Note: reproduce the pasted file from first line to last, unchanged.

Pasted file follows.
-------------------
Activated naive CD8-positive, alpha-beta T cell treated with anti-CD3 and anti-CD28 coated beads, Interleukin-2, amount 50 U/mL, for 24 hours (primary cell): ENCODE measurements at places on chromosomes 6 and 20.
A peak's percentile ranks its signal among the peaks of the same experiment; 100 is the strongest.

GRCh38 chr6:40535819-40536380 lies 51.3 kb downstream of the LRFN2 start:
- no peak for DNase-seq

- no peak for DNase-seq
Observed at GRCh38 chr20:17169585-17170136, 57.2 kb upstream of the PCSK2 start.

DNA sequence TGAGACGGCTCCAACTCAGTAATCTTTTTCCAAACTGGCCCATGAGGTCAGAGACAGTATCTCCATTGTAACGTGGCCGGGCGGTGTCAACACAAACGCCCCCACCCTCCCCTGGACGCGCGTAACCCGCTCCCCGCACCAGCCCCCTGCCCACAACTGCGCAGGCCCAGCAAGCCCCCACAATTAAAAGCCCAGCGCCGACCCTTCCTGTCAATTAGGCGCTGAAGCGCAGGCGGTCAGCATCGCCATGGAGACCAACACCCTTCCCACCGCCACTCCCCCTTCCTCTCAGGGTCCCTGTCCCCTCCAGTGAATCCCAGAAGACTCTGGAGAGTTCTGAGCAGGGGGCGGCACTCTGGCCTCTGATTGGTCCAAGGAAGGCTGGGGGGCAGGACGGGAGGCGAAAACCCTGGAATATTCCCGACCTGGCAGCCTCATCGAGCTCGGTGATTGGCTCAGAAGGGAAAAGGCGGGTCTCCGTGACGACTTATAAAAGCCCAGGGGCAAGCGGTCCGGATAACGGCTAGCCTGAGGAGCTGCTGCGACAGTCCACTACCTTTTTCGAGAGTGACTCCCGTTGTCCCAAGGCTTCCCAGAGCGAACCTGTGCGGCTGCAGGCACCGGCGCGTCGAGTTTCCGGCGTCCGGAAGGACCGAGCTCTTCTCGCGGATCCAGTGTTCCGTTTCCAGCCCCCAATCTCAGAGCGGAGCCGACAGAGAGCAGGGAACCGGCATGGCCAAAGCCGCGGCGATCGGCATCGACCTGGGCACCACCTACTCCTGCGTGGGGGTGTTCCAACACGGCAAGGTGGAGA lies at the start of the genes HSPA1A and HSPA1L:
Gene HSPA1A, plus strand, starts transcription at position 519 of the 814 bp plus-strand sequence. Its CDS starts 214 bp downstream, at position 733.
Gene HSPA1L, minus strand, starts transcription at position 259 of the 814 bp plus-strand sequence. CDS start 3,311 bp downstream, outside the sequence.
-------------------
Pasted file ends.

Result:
Activated naive CD8-positive, alpha-beta T cell treated with anti-CD3 and anti-CD28 coated beads, Interleukin-2, amount 50 U/mL, for 24 hours (primary cell): ENCODE measurements at places on chromosomes 6 and 20.
A peak's percentile ranks its signal among the peaks of the same experiment; 100 is the strongest.

GRCh38 chr6:40535819-40536380 lies 51.3 kb downstream of the LRFN2 start:
- no peak for DNase-seq

- no peak for DNase-seq
Observed at GRCh38 chr20:17169585-17170136, 57.2 kb upstream of the PCSK2 start.

DNA sequence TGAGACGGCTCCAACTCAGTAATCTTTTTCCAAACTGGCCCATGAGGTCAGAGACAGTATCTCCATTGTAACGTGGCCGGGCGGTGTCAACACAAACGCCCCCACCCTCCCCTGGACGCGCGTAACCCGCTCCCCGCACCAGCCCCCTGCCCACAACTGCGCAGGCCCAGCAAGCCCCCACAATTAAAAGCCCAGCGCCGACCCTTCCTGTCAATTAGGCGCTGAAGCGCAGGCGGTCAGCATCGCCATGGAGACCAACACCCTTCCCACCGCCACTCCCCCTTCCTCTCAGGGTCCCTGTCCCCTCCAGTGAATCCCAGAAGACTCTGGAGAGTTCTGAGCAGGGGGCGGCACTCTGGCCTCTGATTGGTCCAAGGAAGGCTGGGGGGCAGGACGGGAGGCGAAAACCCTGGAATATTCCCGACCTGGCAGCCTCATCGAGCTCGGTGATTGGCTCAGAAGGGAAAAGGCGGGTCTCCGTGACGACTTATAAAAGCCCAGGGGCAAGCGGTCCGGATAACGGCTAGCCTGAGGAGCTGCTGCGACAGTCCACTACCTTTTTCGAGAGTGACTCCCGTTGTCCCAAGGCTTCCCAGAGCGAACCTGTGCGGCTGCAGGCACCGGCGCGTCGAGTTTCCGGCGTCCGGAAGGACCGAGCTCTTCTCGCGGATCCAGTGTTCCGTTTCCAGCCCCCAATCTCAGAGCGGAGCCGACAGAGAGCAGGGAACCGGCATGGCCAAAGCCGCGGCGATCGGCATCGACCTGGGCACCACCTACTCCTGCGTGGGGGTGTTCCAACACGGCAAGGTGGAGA lies at the start of the genes HSPA1A and HSPA1L:
Gene HSPA1A, plus strand, starts transcription at position 519 of the 814 bp plus-strand sequence. Its CDS starts 214 bp downstream, at position 733.
Gene HSPA1L, minus strand, starts transcription at position 259 of the 814 bp plus-strand sequence. CDS start 3,311 bp downstream, outside the sequence.